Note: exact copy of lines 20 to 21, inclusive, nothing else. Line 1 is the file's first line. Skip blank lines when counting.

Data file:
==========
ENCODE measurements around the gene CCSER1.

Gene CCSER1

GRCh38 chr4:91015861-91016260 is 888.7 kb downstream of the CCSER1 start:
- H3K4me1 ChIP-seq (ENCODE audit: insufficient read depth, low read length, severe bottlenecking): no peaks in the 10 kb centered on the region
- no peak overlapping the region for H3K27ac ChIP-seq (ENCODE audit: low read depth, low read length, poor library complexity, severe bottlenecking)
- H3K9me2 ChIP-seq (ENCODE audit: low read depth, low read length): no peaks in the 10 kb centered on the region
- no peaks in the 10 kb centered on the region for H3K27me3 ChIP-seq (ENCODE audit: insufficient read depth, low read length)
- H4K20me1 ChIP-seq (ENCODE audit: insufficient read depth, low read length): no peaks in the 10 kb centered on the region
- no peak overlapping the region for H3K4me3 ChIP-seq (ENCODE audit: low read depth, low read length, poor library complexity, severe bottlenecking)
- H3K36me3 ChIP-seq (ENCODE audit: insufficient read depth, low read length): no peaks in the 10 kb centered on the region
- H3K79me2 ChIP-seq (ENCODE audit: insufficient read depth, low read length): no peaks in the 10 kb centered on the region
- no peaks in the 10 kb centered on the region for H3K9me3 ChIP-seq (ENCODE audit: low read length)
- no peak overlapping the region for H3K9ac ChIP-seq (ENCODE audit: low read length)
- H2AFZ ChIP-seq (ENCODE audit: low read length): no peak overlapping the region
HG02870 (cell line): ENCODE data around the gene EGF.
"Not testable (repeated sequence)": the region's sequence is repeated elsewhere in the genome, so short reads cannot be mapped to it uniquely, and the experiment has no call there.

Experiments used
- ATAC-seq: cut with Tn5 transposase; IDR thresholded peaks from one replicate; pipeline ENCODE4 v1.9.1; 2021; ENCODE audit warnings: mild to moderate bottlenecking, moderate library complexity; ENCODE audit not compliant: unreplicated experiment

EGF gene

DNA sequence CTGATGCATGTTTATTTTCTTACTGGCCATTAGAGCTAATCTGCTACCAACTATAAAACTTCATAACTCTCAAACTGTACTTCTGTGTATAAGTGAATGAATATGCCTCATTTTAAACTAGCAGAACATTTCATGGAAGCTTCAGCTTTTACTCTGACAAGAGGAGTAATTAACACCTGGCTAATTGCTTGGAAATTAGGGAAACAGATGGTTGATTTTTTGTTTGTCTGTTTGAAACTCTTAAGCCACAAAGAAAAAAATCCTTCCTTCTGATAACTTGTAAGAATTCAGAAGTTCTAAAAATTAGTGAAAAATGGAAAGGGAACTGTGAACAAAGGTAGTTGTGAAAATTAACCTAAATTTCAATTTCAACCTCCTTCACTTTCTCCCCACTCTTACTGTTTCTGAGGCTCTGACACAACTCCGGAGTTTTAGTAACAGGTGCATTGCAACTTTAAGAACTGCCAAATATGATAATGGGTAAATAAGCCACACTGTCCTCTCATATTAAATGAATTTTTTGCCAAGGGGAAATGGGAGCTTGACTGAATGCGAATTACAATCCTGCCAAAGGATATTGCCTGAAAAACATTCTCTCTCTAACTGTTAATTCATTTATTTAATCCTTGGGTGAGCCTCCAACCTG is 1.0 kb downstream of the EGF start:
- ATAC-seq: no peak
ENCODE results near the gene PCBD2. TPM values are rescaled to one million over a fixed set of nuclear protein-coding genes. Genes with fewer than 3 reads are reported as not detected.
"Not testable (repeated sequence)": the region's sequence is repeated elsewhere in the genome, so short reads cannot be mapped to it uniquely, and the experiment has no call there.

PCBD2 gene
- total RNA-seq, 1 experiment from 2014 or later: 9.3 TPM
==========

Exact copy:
DNA sequence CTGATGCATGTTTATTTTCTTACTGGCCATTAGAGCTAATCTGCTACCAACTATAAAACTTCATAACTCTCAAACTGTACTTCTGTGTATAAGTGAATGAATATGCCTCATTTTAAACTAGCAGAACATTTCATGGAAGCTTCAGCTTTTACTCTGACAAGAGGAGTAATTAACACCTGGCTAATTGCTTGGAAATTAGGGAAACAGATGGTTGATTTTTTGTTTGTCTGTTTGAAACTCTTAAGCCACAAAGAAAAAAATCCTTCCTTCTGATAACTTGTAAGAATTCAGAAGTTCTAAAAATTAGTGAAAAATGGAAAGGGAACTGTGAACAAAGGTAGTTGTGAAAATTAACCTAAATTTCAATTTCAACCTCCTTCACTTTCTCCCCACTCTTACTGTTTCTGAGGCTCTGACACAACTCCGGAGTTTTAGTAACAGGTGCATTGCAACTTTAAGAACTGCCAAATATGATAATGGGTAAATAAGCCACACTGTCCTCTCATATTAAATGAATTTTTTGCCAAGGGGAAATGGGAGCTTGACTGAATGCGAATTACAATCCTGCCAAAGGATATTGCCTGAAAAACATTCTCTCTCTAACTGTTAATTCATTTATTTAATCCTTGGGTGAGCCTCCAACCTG is 1.0 kb downstream of the EGF start:
- ATAC-seq: no peak